Supreme Court hears arguments over judge’s Facebook friendship with attorney – Florida Politics

Supreme Court hears arguments over judge’s Facebook friendship with attorney

Florida Supreme Court

Florida Supreme Court justices on Thursday parsed the question of how being Facebook friends with an attorney involved in a lawsuit differs from actual human interactions between judges and members of the Bar.

The justices suggested the wisest course is steer clear of the social media site — as they do themselves.

“It’s fraught with danger,” Justice Barbara Pariente said.

“We’re not saying judges shouldn’t be on Facebook,” attorney Maury Udell said. “Just don’t be Facebook friends with lawyers who appear in front of you. It goes back to the word I came up with at the beginning — optics. It just doesn’t look right.”

The Miami attorney represents the Herssein Law Group, which wants to disqualify Circuit Judge Beatrice Butchko from a dispute over attorney fees, on the ground that she was Facebook friends with Israel Reyes, an attorney representing the U.S. Automobile Association, the company on the other side of the case.

The 3rd District Court of Appeal refused, concluding that “a ‘friend’ on a social networking website is not necessarily a friend in the traditional sense of the word.”

Ethics rules don’t forbid judges from having personal relationships with attorneys as long as there’s no appearance of undue influence, Suzanne Labrit, representing the association, argued.

“There isn’t really, I would submit respectfully, any difference” between that and Facebook friendships,” she said.

Many of the justices’ questions — Justice Ricky Polston did not participate — centered on the difficulty of maintaining the appearance of impartiality in the often closely knit legal community. Judges and litigants know each other well enough to sit down to lunch occasionally — especially in small towns.

The court’s not about to tell judges never to dine with lawyers, but obviously they shouldn’t with an active litigating attorney, or one who frequently appears in the judge’s court, Pariente said.

“There’s something different about what may happen before a case, and then what happens during a case,” she said.

“I think in this case you’re on solid ground,” Pariente told Labrit. But she still suggested the wiser course is to not have “lawyers as friends.”

The Judicial Ethics Advisory Committee ruled in 2009 that a social media connection “conveys the impression that the lawyer is in a position to influence the judge” and was therefore “is not permitted,” Pariente said.

And in 2012, the 4th District Court of Appeal ruled — before the 3rd District acted — that such friendships could be ground for recusal, she said.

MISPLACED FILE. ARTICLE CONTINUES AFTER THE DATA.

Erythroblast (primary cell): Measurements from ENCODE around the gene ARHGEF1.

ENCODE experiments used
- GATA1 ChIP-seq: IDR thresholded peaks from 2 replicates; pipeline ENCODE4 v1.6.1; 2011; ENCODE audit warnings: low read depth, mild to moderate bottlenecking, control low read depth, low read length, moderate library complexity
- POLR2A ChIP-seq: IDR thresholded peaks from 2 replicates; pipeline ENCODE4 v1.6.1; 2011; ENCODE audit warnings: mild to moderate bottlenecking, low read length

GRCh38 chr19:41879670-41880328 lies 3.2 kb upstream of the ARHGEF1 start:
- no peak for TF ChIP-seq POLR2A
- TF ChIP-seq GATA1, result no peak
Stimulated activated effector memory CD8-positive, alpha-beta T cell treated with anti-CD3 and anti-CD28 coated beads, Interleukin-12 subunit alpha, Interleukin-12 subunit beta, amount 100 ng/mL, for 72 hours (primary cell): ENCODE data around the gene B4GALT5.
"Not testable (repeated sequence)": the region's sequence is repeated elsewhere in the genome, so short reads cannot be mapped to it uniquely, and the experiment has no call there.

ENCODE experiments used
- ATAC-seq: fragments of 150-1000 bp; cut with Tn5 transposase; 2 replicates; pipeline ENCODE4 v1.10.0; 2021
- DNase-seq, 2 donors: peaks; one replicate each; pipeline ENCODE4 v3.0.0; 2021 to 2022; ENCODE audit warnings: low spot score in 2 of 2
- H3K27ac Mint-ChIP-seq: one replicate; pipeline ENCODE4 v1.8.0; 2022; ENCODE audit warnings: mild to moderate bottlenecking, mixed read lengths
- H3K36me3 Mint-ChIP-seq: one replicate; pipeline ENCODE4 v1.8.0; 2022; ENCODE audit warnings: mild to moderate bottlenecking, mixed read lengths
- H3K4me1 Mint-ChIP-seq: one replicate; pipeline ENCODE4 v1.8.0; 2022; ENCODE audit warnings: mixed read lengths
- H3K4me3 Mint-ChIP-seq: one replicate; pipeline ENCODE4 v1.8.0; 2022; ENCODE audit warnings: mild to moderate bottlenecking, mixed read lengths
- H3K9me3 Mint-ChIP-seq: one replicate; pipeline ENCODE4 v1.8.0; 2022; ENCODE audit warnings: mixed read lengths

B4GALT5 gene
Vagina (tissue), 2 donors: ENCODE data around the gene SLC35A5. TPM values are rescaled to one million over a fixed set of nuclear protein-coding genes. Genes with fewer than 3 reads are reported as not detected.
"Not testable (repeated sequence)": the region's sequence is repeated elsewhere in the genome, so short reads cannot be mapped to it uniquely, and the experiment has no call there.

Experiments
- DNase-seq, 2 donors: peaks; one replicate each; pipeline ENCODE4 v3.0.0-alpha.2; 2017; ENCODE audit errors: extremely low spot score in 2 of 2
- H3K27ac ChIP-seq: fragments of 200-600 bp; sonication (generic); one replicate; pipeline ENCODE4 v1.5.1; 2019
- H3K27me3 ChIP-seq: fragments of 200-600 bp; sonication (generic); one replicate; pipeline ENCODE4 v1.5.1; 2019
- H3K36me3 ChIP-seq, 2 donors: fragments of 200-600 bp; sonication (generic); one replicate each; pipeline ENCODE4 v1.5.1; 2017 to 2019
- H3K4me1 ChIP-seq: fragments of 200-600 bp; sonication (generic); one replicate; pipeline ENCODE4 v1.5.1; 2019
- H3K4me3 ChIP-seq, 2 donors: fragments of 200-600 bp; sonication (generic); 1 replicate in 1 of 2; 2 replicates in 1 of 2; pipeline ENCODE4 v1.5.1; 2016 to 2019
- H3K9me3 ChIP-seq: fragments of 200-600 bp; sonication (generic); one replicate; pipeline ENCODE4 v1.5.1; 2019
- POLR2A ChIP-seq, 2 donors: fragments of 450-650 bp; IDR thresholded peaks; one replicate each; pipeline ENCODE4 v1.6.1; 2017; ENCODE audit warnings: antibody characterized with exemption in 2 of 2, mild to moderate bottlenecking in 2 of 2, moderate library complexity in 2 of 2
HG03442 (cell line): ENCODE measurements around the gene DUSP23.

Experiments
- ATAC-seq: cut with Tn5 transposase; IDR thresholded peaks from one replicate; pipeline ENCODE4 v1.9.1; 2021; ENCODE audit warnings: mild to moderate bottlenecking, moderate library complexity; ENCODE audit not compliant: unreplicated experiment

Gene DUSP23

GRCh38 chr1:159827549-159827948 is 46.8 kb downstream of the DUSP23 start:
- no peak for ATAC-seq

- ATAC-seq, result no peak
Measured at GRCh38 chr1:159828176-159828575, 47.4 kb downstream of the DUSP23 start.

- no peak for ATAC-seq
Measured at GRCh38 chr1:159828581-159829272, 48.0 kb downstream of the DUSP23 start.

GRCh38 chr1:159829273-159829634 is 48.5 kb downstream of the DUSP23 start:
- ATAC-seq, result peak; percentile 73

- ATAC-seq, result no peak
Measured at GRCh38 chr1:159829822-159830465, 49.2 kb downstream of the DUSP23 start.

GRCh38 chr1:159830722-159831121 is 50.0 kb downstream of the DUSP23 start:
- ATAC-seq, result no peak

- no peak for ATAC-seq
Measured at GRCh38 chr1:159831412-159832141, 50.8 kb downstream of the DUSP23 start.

Pariente opted against opening a Facebook page for that very reason, she said. Other justices also said they avoided the platform.

The Judicial Ethics Advisory Committee didn’t go so far as to suggest judges purge lawyer Facebook friends, Labrit said. And those relationships range from intimate to distant strangers.

“LeBron James and I are friends on Facebook. He probably couldn’t pick me out in a lineup,” she said.

She pointed to 11th U.S. Circuit Court of Appeals Judge Rosemary Barkett’s warning that failure to observe the distinction would be “infinite motions to disqualify based on the fact that a lawyer may be friends” with a judge.

“You run the risk of having multiple motions for disqualification for any number of people,” Justice Peggy Quince said.

“Facebook friends frequently are friends of a friend of a friend of a friend of a friend,” Justice Charles Canady said.

“The idea that somehow participating in that network arrangement somehow establishes the kind of relationship with anybody who happens to come into it that would result in disqualification just is not consistent with what our case law has said about traditional friendship,” he said.

The difference, Udell said, is that one needs to affirmatively ask to friend someone on Facebook. And, unless a judge accepts their requests, they can never know nature of his or her other Facebook relationships absent an extensive discovery process.

“To avoid the appearance of impropriety, you cannot make that connection to the exclusion of the other side,” he said.

The call would be easy if a judge included an attorney among a very small number of Facebook friends, Canady suggested. “But we don’t have any suggestion in this case that there’s a circumstance like that.”

Justice Fred Lewis warned against the appearance of impropriety.

“If all judges were saints, then we wouldn’t be having all the cases we have coming over from the (Judicial Qualifications Commission). And they’re coming over on a weekly basis, my friend,” he said.

Michael Moline is a former assistant managing editor of The National Law Journal and managing editor of the San Francisco Daily Journal. Previously, he reported on politics and the courts in Tallahassee for United Press International. He is a graduate of Florida State University, where he served as editor of the Florida Flambeau. His family’s roots in Jackson County date back many generations.

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